Gears and racing in the 50's
Posted: Friday 21st August 2020
I rode a road race (or two) using the Campagnolo Paris/Roubaix professional single lever gear, in 1955.
The main problem was (as with Osgear) you need to feed the chain straight in line to the rear cogs. I ground off the tops of the teeth to a slight curve. Also, it was difficult to define which gear you selected. I had 14 – 24 and 47 -50 with enough fork end length to get these extreme gears, with the Simplex front changer set very loose and slightly bent outwards. I could change up the front with the inside of my leg while releasing the wheel. The gear change wasn’t too slow. Glad you noticed that little cam to push the wheel forward as you lock up, otherwise the chain would be too tight.
I used Constrictor tubulars and road raced in the pouring rain on my Constrictor pre-war “first choice” laminated maple rims using normal brake blocks with no bad effects. The rims survived OK and the brakes worked in the wet. They were made by Honore Fossier in Paris, with 4 laminations. I used and sold all this old kit between 1954 and 1966.
Harden hubs, clear those golden memories – they weren’t that good. The cup and cone type were poor. I had one with integral bearings where the journals on the axle were too far apart, resulting in the hub floating sideways and wearing the shell. I also had (1952) the freewheel hub which dragged the chain. The main problem for British hub makers was changing from the 1.5 inch chain line, as they were making them for 4.5 inch rear ends. The gear side spokes were nearly vertical.
My Cyclo Benelux with handlebar controls would allow simultaneous front and rear gear changes off the saddle. Impossible with the Campagnolo, I think.
I was reading John Spooner’s piece about Brooks saddles. We used to do similar stuff. Also Brooks would reblock saddles free of charge. Reblock to them meant remoulding the saddle, sometimes making it longer, nothing to do with bending the frame. I had a very rare direct account with Brooks, and actually supplied Joe Whisker with some B17’s because he could not get them anywhere else. I bought the Colnago from him end of 1972, which Mrs B used till the end of her career. She had to adopt a road position for time trialling because of lacking her left collar bone.
I remember Ron Kitching bringing in the Cinellis, some the colour of your green one and the original colour of the best model with the internal sloping fork crown, which was a stone colour. Later of course that became orange. I was Ron’s major customer in the south in the early 60’s. I always got the 8 ounce Scheeren rims packed in the middle of a crate of 25 pairs of heavier rims. I always ordered quantity lots with extra discount.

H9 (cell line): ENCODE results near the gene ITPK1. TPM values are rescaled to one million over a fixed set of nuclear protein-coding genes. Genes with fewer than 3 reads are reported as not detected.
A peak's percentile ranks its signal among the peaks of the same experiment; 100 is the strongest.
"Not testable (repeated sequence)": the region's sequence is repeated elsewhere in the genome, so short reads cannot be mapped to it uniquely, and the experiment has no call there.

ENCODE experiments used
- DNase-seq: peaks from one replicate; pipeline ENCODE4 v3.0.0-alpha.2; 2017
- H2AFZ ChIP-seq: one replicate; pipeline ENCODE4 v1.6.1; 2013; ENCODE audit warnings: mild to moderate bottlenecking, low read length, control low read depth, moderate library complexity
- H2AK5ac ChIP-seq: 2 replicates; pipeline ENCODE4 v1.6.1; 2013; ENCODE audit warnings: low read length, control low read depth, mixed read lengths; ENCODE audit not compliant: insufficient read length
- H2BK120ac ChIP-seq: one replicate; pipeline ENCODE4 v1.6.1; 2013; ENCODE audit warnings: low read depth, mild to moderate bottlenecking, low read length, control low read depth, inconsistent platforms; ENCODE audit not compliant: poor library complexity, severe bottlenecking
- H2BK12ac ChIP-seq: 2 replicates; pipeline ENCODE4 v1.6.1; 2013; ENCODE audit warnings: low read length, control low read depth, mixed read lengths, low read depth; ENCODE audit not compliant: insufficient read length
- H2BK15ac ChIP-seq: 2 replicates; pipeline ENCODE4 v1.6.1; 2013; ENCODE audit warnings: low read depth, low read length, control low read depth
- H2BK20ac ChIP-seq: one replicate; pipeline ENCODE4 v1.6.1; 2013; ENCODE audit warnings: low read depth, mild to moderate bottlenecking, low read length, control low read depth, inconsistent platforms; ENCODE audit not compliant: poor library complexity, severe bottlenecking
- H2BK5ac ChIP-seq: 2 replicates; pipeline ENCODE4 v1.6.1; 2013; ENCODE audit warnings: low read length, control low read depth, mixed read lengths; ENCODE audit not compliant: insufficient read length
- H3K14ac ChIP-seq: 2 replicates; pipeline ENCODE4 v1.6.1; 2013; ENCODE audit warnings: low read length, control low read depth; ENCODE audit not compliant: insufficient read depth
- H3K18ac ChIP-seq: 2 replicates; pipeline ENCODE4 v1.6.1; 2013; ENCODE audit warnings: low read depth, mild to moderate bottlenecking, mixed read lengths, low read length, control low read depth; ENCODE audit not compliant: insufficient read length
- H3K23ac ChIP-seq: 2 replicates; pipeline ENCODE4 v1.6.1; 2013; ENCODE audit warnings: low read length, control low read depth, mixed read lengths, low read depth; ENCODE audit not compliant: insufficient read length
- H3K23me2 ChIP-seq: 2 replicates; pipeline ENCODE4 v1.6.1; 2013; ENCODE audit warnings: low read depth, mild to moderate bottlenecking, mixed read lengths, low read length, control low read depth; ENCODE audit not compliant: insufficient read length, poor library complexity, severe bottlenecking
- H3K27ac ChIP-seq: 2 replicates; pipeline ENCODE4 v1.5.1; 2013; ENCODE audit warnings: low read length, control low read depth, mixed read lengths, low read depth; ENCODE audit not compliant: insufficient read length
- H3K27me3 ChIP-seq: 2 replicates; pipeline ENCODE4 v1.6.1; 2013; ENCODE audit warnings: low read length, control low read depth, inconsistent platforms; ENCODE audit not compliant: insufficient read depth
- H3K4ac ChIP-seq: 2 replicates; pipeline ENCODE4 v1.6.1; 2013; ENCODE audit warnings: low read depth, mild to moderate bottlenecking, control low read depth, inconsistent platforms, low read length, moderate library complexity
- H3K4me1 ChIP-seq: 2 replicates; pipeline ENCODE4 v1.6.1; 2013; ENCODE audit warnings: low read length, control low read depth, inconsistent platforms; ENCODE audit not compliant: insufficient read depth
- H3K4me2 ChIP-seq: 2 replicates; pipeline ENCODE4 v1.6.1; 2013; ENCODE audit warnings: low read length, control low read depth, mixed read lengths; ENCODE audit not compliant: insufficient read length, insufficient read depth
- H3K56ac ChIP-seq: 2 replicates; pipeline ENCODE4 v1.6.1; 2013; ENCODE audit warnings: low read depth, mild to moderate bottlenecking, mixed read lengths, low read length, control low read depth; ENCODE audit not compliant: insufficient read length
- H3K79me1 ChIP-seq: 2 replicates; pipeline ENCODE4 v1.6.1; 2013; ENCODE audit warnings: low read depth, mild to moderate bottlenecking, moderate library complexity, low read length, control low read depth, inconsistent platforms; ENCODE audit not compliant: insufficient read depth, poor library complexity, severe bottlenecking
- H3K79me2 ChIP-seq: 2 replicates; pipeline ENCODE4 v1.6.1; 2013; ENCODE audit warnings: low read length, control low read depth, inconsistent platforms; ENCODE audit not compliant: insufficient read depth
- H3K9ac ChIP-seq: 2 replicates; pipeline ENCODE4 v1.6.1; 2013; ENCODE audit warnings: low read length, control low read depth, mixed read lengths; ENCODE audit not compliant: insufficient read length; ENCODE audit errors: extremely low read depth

I seem to remember Clive Parker finished the Pro World championships in the early 50’s about 20 minutes down. We all though this was an incredible performance as one of our pros actually finished.
Wedgelock cranks. I think they were made from redundant Dayton stock, originally hexagon, but rebroached to square. The problem was the force on the square split the cranks. When I asked the maker about this I had this wonderful reply: “Only a brutal and insensitive hand etc.” This was later frequently used to explain failures in anything, one of my favourite catch phrases.
BSA: Those hubs were cheap rubbish on cheap sports bikes. In 1950 I had a BSA equipped with solid centre hubs with a medium size alloy flange which were equal to anything then. Sorry no pics, but the bike was a BSA Gold Column, genuine hand built, solid top eyes, butted 531, BSA own brazed on centre pull brakes, pedals with alloy side plates, B37, alloy 46T 5-pin chain ring, with Dunlop alloy HP’s and single fixed weighed 21 pounds.
Campagnolo: I must mention the Sport, important single roller parallelogram version, with the tension spring in the top arm, I got some from “Johnny” Bowles. Campagnolo had steel arms with bronze bushes, and we used to tap the rivets out and replace the top casting with the one with the internal tension spring. I think we had to take off the stop on the rear fork end, but it was a major improvement while supplies lasted. Most Campagnolo ends had a hole to anchor the spring.